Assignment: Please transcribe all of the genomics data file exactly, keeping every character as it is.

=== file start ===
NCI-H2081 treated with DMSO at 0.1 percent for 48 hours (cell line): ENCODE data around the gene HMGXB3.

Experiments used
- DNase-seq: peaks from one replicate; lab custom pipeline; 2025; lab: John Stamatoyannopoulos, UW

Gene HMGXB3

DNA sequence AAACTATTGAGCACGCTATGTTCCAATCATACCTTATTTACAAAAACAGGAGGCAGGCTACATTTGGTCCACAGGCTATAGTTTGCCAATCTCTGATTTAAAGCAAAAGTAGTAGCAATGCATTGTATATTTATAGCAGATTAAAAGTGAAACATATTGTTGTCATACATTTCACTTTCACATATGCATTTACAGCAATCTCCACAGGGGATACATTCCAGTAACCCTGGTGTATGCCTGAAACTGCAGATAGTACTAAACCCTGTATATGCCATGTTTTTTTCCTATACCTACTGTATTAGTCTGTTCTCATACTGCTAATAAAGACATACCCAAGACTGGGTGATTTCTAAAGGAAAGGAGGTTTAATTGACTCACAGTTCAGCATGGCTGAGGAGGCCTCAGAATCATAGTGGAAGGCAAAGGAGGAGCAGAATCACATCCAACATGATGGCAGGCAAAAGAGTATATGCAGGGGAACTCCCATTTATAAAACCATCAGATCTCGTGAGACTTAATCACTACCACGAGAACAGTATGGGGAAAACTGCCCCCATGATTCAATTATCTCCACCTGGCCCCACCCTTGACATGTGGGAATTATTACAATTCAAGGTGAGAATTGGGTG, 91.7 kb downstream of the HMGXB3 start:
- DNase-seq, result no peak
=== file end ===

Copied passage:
NCI-H2081 treated with DMSO at 0.1 percent for 48 hours (cell line): ENCODE data around the gene HMGXB3.

Experiments used
- DNase-seq: peaks from one replicate; lab custom pipeline; 2025; lab: John Stamatoyannopoulos, UW

Gene HMGXB3

DNA sequence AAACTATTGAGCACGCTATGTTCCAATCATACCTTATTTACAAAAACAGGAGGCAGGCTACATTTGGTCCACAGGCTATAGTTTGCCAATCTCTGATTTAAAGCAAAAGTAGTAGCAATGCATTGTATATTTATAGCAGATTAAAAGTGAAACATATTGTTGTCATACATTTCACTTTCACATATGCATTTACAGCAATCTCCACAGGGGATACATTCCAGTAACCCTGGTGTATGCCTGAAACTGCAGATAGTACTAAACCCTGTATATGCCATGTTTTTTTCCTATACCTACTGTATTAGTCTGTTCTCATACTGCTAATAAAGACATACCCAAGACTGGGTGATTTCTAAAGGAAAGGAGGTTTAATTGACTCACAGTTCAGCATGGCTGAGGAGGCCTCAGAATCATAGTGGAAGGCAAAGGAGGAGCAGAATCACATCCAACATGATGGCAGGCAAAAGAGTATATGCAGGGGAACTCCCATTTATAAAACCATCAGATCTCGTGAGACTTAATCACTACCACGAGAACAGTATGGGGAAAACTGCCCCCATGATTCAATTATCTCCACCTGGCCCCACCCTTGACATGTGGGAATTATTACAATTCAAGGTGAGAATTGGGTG, 91.7 kb downstream of the HMGXB3 start:
- DNase-seq, result no peak